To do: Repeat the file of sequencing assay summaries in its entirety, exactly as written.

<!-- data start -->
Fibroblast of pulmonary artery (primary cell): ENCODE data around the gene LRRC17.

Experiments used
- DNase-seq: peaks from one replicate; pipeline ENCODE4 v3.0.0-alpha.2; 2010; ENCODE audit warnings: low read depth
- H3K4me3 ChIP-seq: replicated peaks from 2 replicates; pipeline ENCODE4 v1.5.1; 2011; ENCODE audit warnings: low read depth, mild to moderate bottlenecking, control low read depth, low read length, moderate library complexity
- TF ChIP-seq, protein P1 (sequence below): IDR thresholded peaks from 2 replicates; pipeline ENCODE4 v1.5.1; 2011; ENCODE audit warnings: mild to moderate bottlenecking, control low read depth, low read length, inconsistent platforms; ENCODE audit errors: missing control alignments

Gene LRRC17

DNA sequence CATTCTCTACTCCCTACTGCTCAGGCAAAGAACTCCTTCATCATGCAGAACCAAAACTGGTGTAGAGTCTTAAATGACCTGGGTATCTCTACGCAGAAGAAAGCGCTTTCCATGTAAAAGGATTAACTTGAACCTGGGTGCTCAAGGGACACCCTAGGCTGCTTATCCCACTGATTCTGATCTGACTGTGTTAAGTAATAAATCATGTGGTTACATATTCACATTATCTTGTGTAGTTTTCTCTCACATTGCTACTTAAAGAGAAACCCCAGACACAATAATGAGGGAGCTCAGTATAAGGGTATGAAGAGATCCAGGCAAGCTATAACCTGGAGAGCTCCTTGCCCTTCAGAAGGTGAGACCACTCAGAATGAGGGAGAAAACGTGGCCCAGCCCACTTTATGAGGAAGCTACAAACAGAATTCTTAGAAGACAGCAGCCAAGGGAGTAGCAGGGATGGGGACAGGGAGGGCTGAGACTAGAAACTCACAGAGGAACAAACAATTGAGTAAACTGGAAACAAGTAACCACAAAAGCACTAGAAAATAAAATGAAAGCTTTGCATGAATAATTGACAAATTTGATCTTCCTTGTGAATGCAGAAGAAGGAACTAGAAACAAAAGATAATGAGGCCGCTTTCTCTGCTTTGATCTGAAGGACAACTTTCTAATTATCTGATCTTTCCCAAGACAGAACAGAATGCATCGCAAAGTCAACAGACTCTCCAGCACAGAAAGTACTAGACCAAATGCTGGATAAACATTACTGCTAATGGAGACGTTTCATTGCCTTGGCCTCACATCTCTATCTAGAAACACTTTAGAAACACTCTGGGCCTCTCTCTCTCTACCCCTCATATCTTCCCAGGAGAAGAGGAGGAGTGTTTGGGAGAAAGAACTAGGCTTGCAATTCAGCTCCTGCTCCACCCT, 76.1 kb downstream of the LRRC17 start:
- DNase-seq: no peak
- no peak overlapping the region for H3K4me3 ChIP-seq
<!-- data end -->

Fibroblast of pulmonary artery (primary cell): ENCODE data around the gene LRRC17.

Experiments used
- DNase-seq: peaks from one replicate; pipeline ENCODE4 v3.0.0-alpha.2; 2010; ENCODE audit warnings: low read depth
- H3K4me3 ChIP-seq: replicated peaks from 2 replicates; pipeline ENCODE4 v1.5.1; 2011; ENCODE audit warnings: low read depth, mild to moderate bottlenecking, control low read depth, low read length, moderate library complexity
- TF ChIP-seq, protein P1 (sequence below): IDR thresholded peaks from 2 replicates; pipeline ENCODE4 v1.5.1; 2011; ENCODE audit warnings: mild to moderate bottlenecking, control low read depth, low read length, inconsistent platforms; ENCODE audit errors: missing control alignments

Gene LRRC17

DNA sequence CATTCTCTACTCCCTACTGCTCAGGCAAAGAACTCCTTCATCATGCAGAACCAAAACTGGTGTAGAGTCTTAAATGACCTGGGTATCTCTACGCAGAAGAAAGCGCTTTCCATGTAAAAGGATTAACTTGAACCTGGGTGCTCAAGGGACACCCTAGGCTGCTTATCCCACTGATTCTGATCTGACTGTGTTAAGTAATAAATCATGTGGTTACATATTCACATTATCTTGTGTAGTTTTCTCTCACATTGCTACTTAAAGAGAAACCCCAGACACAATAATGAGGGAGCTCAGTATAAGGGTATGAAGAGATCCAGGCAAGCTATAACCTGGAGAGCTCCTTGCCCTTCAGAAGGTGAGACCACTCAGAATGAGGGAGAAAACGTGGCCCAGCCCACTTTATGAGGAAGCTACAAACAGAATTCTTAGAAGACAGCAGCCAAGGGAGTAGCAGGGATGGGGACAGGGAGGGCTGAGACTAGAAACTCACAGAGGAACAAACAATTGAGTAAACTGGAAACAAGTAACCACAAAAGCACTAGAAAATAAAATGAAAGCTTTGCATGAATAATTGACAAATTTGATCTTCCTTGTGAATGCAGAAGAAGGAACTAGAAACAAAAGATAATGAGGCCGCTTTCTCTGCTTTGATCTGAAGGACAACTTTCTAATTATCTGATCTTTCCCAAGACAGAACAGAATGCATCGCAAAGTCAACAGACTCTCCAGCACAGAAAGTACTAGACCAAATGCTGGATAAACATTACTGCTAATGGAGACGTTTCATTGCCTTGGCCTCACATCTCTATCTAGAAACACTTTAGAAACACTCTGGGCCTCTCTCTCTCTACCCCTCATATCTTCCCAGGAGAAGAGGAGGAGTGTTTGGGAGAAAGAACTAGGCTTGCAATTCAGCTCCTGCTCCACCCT, 76.1 kb downstream of the LRRC17 start:
- DNase-seq: no peak
- no peak overlapping the region for H3K4me3 ChIP-seq